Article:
Next Tuesday, Lynch will be performing at the Canwood Hotel and the following day at the Christopher Lake Legion Hall.
This is not his first time in northern Saskatchewan as he performed about a year ago in Spiritwood.
“I liked the area, so I wanted to come back,” he said.
On this tour he is also revealing his new album, Transitions. The album is so recently ripped, in fact, that it has not been officially released.
Transitions has a new flavour to it, as it is piano oriented, which is something different for Lynch. Coming after his folk and country albums, it is quite a transition in styles.
“I think it’s a love album. There’s a lot of ballads,” Lynch said.
Our Love talks about the ups and downs of relationship and how it is never perfect but that the love carries them through.
“It’s a little cheesy, but it’s great,” Lynch said.
“The girls love it,” he added with a chuckle.
Happy Days strikes a more humorous cord, calling on the characters from the show Happy Days.
This tour is one of many Lynch has made across Canada in places large and small. He has been performing on the road since 2004 and making CDs since 1996.
The music industry has changed and the sale of records has dropped dramatically over the past 20 years, due to factors such as the climb of the Internet.
One effect that has had is that indie artists are taking to the road in the style of old, peddling their music in bars, clubs and halls.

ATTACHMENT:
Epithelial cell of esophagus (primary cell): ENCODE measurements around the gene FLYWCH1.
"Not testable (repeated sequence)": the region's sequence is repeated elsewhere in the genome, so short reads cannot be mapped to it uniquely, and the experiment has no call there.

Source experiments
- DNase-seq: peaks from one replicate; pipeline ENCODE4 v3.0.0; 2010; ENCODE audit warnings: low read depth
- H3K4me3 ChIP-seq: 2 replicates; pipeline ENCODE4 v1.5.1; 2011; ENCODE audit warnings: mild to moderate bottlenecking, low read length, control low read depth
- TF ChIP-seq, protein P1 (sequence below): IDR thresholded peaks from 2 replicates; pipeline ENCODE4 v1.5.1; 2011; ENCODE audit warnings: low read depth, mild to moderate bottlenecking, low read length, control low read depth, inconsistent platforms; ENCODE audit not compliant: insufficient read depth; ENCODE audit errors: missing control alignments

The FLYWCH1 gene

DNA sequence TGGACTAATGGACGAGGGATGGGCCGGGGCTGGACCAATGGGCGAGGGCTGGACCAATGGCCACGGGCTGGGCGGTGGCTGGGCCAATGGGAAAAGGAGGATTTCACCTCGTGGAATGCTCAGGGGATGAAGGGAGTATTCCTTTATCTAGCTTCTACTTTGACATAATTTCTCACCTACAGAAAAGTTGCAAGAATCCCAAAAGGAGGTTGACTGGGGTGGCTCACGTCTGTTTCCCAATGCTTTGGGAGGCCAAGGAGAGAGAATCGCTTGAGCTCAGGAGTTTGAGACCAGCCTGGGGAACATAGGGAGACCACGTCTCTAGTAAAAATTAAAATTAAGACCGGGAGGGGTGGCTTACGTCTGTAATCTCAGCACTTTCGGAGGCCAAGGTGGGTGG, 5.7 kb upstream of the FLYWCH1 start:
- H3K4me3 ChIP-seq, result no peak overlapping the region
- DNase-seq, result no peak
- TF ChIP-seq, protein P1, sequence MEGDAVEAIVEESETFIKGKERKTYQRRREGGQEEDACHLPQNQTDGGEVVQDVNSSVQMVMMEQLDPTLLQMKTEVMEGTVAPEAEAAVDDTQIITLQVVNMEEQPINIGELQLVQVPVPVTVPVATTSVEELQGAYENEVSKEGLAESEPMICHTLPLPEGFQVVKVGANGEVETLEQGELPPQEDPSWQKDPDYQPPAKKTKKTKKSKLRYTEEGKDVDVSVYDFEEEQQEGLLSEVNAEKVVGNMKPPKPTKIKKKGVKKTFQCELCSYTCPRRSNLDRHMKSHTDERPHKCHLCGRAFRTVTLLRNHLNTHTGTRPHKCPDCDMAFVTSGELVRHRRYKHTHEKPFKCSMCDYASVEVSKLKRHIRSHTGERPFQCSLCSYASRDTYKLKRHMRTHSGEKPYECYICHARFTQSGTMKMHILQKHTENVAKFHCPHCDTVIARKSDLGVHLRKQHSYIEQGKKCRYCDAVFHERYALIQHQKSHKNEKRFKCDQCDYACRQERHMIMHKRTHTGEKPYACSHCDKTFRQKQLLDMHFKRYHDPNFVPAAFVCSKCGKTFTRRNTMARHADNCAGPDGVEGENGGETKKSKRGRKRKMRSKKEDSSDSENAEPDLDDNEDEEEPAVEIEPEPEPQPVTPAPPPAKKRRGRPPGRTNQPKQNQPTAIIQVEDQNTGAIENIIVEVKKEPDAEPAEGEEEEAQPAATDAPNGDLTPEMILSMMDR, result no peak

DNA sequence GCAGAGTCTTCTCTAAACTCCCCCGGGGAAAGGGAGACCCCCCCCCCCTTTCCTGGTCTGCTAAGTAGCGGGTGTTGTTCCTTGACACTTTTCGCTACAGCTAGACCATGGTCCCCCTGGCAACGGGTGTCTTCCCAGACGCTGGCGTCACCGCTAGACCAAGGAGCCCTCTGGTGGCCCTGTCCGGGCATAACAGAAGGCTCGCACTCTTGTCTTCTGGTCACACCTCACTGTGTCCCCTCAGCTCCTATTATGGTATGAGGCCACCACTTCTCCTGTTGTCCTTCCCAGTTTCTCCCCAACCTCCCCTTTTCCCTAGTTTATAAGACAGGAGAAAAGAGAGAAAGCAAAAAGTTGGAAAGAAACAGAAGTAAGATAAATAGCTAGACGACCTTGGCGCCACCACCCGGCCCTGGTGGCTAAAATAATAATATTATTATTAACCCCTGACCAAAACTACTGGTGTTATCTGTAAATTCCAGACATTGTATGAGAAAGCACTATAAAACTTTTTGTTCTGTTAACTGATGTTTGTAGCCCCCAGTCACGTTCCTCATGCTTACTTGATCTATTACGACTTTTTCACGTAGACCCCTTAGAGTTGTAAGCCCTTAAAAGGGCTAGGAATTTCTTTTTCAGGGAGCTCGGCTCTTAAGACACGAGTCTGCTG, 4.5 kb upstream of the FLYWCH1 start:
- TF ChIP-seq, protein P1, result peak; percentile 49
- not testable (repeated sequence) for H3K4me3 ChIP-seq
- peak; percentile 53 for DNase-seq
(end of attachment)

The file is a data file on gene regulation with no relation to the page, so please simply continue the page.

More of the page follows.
“The days of sitting around and waiting for a record deal are dead,” - Mike Lynch
“The days of sitting around and waiting for a record deal are dead,” Lynch said.
That doesn’t bother him though, as he is accustomed to the troubadour tradition.
Indeed his most successful album to date was the 2007 MLJ Was Here, which was all about life on the road.
“This has become a career for me,” he said.
Lynch enjoys the travelling and playing to all audiences, be they 20, 100 or 1,000 people.
That is not to say that he doesn’t enjoy playing for a large audience as well.
“I got to open up for Great Big Sea for 5,000 people, so that was pretty exciting,” he said.
In 2012 he performed onstage with Charlie Major during Dauphin’s Countryfest, Canada’s longest running country music festival.
Those who go to Lynch’s show can expect some classic country, some folk roots and some old-school story telling.
“If you’re a fan of Fred Eaglesmith, or Blue Rodeo or Stompin’ Tom (Connors), I think you’d probably dig what I do. There’s some stories about the road (and) there’s some songs that’ll break your heart.”
This tour is a duo with himself and fellow musician, Jay Reed.
The Canwood show begins at 9 p.m. and doors will open for the Legion performance at 7 p.m.
Originally the Legion show was set to be in at Northside Hall, but the building was recently condemned. Tickets sold at the door for $15.